Texas Matters: On this week's episode, we look at the ways the Affordable Care Act is affecting Texas, from a South Texas county that will be relying on the plan to service its employees, to efforts to get more of Texas' uninsured residents signed up for Obamacare.
Brooks County drops health coverage
Brooks County is in South Texas near the coast. It's not exactly on the border, but near enough to be heavily impacted by the cost of illegal immigration.
A South Texas county is telling its employees to enroll in the Affordable Care Act because the county can't afford to insure them any longer. Brooks County is dealing with rising cost of health care, falling oil revenues and the cost of illegal immigration.
The 95 Brooks County employees were told this week they would lose their health insurance and they could sign up for the ACA at the local public library.
Austin police have identified the 22-year old driver they allege drove through barricaded streets at Austin’s South by Southwest Festival, killing two people and injuring 23 others. 22-year old Rashad Owens of Killeen has been charged with two counts of capital murder and 23 counts of aggravated assault with a deadly weapon.
Texas Matters: Breaking down results from the March primary election -- there were some surprises, but for most it was just another day at the office. Also on this show: Changes at the Southern Poverty Law Center.
Tea party remains strong in Texas
Tuesday was primary day in Texas, the first in the nation and a kickoff for the 2014 election season. The two top candidates looking for party nominations for governor -- Republican Greg Abbott and Democrat Wendy Davis -- had their expected solid wins.
As Western powers consider sanctions against Russia for the country’s military intervention in Ukraine, a North Texas Ukrainian heritage group in The Colony has managed to keep family members connected.
Chrystya Geremesz is the president of the Ukrainian American Society of Texas, a group celebrating the cultural heritage of the Eastern European country with many of its members having family living in Ukraine.
The first primary in what Republicans hope is a triumphant election year sent a message that U.S. Sen Ted Cruz and the tea party still wield considerable influence in one of the nation’s most conservative states.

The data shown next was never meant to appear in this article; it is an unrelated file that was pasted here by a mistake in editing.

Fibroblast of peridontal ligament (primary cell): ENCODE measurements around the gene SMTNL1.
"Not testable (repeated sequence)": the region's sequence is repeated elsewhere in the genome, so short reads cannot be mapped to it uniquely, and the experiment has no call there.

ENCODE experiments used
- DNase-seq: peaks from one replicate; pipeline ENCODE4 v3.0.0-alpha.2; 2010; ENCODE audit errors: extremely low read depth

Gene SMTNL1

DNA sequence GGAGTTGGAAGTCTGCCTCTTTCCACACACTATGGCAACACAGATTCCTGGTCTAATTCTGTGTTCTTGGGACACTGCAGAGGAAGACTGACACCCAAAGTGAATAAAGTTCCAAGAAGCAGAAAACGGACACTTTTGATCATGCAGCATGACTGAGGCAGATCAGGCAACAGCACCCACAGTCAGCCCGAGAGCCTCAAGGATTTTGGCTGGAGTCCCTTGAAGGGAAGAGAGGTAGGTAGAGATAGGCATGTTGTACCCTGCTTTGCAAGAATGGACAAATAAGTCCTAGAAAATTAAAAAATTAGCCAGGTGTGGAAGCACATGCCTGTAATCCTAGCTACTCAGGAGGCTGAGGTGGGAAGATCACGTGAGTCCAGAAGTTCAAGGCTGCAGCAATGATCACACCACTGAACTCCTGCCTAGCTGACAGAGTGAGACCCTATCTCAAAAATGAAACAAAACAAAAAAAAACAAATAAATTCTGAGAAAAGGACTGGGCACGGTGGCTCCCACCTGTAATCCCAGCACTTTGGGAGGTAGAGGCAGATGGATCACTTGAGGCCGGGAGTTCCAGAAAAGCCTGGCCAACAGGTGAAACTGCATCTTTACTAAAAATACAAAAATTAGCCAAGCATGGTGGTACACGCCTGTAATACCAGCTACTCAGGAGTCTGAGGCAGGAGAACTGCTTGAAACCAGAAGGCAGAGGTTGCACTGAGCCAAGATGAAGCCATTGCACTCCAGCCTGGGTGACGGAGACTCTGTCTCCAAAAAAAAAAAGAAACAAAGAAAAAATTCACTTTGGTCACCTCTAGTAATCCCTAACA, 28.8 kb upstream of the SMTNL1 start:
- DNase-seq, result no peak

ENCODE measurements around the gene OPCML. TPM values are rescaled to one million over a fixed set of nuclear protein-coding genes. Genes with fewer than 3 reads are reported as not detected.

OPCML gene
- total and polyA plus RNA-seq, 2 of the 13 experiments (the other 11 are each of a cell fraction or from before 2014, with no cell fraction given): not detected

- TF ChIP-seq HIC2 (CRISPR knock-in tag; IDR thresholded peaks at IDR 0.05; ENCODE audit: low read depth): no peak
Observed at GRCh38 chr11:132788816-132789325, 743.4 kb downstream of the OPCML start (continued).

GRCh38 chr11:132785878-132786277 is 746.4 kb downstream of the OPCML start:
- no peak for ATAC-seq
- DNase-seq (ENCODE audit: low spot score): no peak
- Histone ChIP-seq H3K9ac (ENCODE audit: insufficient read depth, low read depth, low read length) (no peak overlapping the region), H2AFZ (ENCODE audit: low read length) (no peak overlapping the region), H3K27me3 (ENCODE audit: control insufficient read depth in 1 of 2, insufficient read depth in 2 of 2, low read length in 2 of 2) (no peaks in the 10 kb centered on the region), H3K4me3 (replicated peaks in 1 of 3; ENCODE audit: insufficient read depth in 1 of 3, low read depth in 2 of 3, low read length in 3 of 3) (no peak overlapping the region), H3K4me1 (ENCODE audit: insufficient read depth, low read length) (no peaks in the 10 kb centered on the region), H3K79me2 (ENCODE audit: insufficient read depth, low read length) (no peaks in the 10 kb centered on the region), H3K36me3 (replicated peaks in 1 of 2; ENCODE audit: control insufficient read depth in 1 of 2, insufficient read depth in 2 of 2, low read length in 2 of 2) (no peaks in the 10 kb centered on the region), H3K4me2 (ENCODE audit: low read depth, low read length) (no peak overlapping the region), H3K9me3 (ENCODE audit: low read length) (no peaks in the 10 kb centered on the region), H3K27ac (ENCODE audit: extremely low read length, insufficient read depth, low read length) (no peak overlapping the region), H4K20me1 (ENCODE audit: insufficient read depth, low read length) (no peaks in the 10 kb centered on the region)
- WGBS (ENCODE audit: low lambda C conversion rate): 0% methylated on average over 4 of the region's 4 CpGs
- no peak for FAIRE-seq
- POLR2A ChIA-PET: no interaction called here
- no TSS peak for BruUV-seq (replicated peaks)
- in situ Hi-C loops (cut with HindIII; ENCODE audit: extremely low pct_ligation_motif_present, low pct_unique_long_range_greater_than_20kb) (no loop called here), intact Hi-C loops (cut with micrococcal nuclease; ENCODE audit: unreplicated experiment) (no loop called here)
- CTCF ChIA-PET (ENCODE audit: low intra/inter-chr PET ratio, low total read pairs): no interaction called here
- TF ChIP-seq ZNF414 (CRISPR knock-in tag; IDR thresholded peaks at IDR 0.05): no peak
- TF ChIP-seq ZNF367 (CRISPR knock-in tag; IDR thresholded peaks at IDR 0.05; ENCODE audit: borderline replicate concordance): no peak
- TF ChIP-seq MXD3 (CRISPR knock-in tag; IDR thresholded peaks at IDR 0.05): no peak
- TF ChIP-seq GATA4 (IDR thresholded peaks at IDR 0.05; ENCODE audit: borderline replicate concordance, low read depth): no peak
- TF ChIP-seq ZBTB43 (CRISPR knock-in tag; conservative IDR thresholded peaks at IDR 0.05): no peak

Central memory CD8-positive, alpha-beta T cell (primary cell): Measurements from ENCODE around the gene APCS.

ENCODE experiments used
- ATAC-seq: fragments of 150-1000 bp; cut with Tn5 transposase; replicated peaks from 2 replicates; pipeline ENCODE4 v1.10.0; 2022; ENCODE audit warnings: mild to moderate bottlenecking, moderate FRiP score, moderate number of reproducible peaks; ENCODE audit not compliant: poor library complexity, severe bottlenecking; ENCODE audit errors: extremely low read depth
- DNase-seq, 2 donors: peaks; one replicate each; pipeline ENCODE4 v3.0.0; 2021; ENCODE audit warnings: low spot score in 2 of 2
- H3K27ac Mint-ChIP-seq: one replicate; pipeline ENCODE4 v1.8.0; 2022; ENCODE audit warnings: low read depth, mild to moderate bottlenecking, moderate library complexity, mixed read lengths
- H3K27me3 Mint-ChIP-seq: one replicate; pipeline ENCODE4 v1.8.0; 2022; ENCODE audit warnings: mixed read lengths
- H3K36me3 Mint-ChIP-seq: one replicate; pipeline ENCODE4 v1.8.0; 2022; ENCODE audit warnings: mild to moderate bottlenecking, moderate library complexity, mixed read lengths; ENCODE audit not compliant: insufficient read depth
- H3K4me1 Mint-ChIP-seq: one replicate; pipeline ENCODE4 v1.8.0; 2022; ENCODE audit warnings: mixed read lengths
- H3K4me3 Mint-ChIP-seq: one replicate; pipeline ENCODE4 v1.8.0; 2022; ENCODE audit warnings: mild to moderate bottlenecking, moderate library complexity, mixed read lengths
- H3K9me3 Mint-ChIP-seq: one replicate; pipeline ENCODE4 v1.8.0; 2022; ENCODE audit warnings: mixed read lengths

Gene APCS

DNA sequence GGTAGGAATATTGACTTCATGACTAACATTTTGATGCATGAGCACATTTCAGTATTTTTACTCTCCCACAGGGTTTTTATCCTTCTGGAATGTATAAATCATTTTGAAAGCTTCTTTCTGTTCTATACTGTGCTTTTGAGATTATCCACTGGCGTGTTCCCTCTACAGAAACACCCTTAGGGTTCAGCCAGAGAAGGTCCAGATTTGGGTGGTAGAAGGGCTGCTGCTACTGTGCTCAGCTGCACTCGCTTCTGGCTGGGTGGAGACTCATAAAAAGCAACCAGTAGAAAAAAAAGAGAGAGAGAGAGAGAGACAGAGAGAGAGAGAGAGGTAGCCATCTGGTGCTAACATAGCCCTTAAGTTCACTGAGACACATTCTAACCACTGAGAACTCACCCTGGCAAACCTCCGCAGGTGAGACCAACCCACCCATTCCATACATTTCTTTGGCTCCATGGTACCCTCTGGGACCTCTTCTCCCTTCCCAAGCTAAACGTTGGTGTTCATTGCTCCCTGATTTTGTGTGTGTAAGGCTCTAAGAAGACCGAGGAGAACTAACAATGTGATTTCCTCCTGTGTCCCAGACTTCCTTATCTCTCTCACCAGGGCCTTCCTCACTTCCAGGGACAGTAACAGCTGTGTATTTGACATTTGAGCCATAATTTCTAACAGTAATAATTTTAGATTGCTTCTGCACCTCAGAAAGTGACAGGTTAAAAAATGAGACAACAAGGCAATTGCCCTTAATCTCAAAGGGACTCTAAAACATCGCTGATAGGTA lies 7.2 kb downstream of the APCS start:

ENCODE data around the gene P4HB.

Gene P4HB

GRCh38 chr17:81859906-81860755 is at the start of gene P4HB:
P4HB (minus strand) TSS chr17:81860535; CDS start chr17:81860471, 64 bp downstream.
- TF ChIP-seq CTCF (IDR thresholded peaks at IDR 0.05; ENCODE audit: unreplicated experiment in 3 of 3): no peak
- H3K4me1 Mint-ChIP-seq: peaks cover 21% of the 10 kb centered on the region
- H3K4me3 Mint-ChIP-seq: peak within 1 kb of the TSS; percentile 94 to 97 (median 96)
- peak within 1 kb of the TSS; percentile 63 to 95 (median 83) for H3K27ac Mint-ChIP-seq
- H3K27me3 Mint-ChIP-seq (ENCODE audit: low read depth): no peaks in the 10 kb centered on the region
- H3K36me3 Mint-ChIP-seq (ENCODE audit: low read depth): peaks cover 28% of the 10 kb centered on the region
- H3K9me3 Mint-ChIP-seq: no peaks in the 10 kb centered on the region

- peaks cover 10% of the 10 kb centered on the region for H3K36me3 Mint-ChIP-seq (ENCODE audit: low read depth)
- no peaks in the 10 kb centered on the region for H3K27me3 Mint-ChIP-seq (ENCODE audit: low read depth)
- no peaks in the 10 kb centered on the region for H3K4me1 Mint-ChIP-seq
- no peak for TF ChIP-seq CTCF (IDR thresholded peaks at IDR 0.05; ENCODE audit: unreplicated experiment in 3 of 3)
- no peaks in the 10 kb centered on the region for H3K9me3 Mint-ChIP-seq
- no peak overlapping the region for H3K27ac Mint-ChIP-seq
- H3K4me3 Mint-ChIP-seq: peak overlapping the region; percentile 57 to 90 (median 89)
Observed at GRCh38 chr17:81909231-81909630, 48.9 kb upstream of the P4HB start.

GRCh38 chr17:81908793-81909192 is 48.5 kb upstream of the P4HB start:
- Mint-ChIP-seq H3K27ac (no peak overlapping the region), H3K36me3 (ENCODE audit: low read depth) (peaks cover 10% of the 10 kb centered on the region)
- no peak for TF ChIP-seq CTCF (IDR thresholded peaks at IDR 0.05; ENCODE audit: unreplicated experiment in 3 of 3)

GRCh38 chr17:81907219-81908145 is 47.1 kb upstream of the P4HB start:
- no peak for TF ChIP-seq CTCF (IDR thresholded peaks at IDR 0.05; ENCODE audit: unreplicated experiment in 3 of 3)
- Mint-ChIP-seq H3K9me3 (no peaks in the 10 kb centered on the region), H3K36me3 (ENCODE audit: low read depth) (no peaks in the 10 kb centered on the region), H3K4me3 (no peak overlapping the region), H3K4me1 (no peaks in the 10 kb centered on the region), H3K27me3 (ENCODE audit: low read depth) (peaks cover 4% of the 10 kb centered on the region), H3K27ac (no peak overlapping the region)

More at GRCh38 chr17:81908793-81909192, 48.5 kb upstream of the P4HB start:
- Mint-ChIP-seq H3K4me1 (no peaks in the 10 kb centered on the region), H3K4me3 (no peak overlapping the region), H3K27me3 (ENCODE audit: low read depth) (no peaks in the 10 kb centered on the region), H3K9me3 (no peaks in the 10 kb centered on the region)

But to find out exactly how much, Texans will have to wait.
In a primary where an extraordinary number of statewide positions were up for grabs following Gov. Rick Perry’s decision not to seek another term, some incumbent candidates successfully fought to beat back tea party challengers Tuesday.
Across the country, traffic is getting worse. That’s a good thing — at least in terms of economic indicators. More people on the roads means more people are headed to jobs and the economy is bouncing back.
One of the cities that has a major problem with traffic is Austin, Texas. Approximately 70 new cars hit the streets daily in Austin, making it one of the top five most congested cities in America, according to a new traffic scorecard by INRIX, a traffic research firm.
Texas Matters: Werecap the ruling and reaction in the case challenging Texas' ban on same-sex marriage and a look at the history behind the ban. Also on this show: A new UT/Texas Tribune poll shows how the state is changing. What do outsiders think of Texas politics? Groups push Gov. Perry to regulate stun guns in schools. And how the cold is affecting sea turtles on Padre Island.
Texas Matters: The addition of rocker/conservative-activist Ted Nugent to the campaigning in the race for governor only served to add fuel to an already blazing fire. More on opposition research and it's role in modern campaigning, and how hydraulic fracking in North Texas could play a role in the race for railroad commissioner. Also on this show: Air quality in the Eagle Ford Shale, and a look at the next generation of Texas oil field workers.